Veterinary Articles | The Tear Film - The Glycocalyx and Mucin
Veterinary Articles > The Tear Film - The Glycocalyx and Mucin
The Tear Film - The Glycocalyx and Mucin
by Noelle La Croix, DVM, Dip. ACVO
The Tear Film - The Glycocalyx and Mucin
This article is the second in a series concerning the ocular surface. The tear film plays a critical role in the health of eye and a number of ocular disorders can affect the tear film. The tear film break-up time (TFBUT) test is used to analyze the stability of the tear film and its evaporative rate. The test determines the amount of time for dry spots to appear on a corneal surface following blinking. Sodium fluorescein is instilled in an eye followed by illumination with blue light (wavelength of 465 to 490 nm). The illuminated cornea is observed under slit-lamp magnification for fluorescein fluorescence (green-yellow light of 520 to 530 nm). A darkened non-fluorescent area is considered a dry spot (a disruption of a normally continuous tear film). Using this test, healthy dogs and cats typically reveal dry spots about 20 seconds following their last act of blinking.
The innermost layer of the tear film connects the glycocalyx of corneal epithelia with mucins secreted by goblet cells. This mucous layer is critical in adhering the tear film to the cornea. It connects the hydrophobic cells of the cornea with the hydrophilic aqueous layer of the tear film. A very fast TFBUT (less than 1 second), with a normal Schirmer tear test value of 15 mm/min, may indicate that the tear film is not forming properly, and this suggests that components of the corneal glycocalyx and/or mucin levels are deficient.
Typically tear film abnormalities associated with the corneal glycocalyx layer are localized to discrete areas of the cornea, whereas those associated with mucins are more diffuse. Common problems that disrupt the glycocalyx include corneal sequestrums (Figure 1), ulcerations, and mineralizations. Each of these disorders usually presents within discrete areas of the corneal surface where the glycocalyx has been disrupted. For example, a corneal ulceration generates a dry spot that will retain debris and bacteria that would normally be cleared by an intact tear film. Corneal sequestrums, ulcerations, and mineralizations are therefore treated with lubricants in addition to other medications and/or surgical procedures. As examples: a sequestrum is lubricated with artifical tears prior to keratectomy; an ulceration is treated with a lubricating ointment of neomycin-polymyxin and bacitracin until it heals; and a mineralization is treated with a lubricating ointment of EDTA prior to a burr keratectomy.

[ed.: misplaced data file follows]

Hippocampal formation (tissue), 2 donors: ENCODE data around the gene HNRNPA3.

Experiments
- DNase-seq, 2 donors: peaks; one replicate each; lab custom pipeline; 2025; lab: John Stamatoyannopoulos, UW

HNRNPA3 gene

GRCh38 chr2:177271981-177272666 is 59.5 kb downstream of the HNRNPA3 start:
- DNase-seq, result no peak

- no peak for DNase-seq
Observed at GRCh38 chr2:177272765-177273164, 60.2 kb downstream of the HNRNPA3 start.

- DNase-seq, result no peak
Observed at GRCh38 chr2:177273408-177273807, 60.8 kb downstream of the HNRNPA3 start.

Goblet cells produce most of the mucins within the tear film, but some are derived from corneal epithelia. The act of blinking spreads these mucins across the corneal surface. Mucins are "sticky" hydrophilic carbohydrates that form a physical barrier to bacterial adherence. The initial stages of clearing bacteria from the ocular surface include mucins coating the invaders. Mucins are therefore critical in preventing bacterial infection of the eye.
A reduction in aqueous tear production and ocular surface inflammation are the two most common causes for tear film mucin deficiencies seen in dogs. More rarely vitamin A deficiency, excessive instillations of ocular medications (with preservatives), or cicatricial conjunctival disease has been associated with decreased mucin production and/or goblet cell numbers. There are no commercially available therapeutics that restore mucin production in the eye. Alcon is currently developing some medications to increase mucin production, and using mucins derived from other animals (such as the giant Nomura jellyfish) is also being considered. However, today clinicians can only treat the disorders that lead to mucin deficiencies. Therefore, cyclosporine is prescribed to increase aqueous tear production while steroids are prescribed to reduce ocular surface inflammation.
In my next article, I will discuss how specific diseases affect the lipid layer of the tear film and what appropriate treatments can be used to restore ocular surface health. If you have any questions about the ocular surface, or ocular surface disorders, please feel free to ask a veterinary ophthalmologist.
Noelle La Croix, DVM, Dip. ACVO
Veterinary Medical Center of Long Island
75 Sunrise Highway
West Islip, New York 11795
(631) 587-0800; fax (631) 587-2006
Figure 1: A corneal sequestrum on the right eye of a 5 year old castrated male Himalayan cat.